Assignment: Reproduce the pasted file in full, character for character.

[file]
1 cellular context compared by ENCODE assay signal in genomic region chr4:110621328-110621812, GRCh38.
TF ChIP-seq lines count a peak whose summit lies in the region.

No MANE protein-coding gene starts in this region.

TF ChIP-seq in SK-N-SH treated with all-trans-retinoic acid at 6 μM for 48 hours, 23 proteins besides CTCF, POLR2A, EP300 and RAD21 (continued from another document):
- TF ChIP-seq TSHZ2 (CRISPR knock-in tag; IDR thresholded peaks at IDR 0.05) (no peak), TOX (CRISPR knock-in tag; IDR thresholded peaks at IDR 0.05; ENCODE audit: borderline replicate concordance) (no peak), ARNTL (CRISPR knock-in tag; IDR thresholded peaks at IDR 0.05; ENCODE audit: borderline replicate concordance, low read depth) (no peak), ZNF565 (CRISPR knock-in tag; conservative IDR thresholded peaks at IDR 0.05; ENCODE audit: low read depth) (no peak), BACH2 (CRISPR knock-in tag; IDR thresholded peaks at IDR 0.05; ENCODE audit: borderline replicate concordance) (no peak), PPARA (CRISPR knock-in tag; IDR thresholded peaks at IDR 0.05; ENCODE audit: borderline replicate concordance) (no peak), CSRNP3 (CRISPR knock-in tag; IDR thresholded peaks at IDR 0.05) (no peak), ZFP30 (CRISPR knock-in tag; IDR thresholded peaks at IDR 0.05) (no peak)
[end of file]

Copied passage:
1 cellular context compared by ENCODE assay signal in genomic region chr4:110621328-110621812, GRCh38.
TF ChIP-seq lines count a peak whose summit lies in the region.

No MANE protein-coding gene starts in this region.

TF ChIP-seq in SK-N-SH treated with all-trans-retinoic acid at 6 μM for 48 hours, 23 proteins besides CTCF, POLR2A, EP300 and RAD21 (continued from another document):
- TF ChIP-seq TSHZ2 (CRISPR knock-in tag; IDR thresholded peaks at IDR 0.05) (no peak), TOX (CRISPR knock-in tag; IDR thresholded peaks at IDR 0.05; ENCODE audit: borderline replicate concordance) (no peak), ARNTL (CRISPR knock-in tag; IDR thresholded peaks at IDR 0.05; ENCODE audit: borderline replicate concordance, low read depth) (no peak), ZNF565 (CRISPR knock-in tag; conservative IDR thresholded peaks at IDR 0.05; ENCODE audit: low read depth) (no peak), BACH2 (CRISPR knock-in tag; IDR thresholded peaks at IDR 0.05; ENCODE audit: borderline replicate concordance) (no peak), PPARA (CRISPR knock-in tag; IDR thresholded peaks at IDR 0.05; ENCODE audit: borderline replicate concordance) (no peak), CSRNP3 (CRISPR knock-in tag; IDR thresholded peaks at IDR 0.05) (no peak), ZFP30 (CRISPR knock-in tag; IDR thresholded peaks at IDR 0.05) (no peak)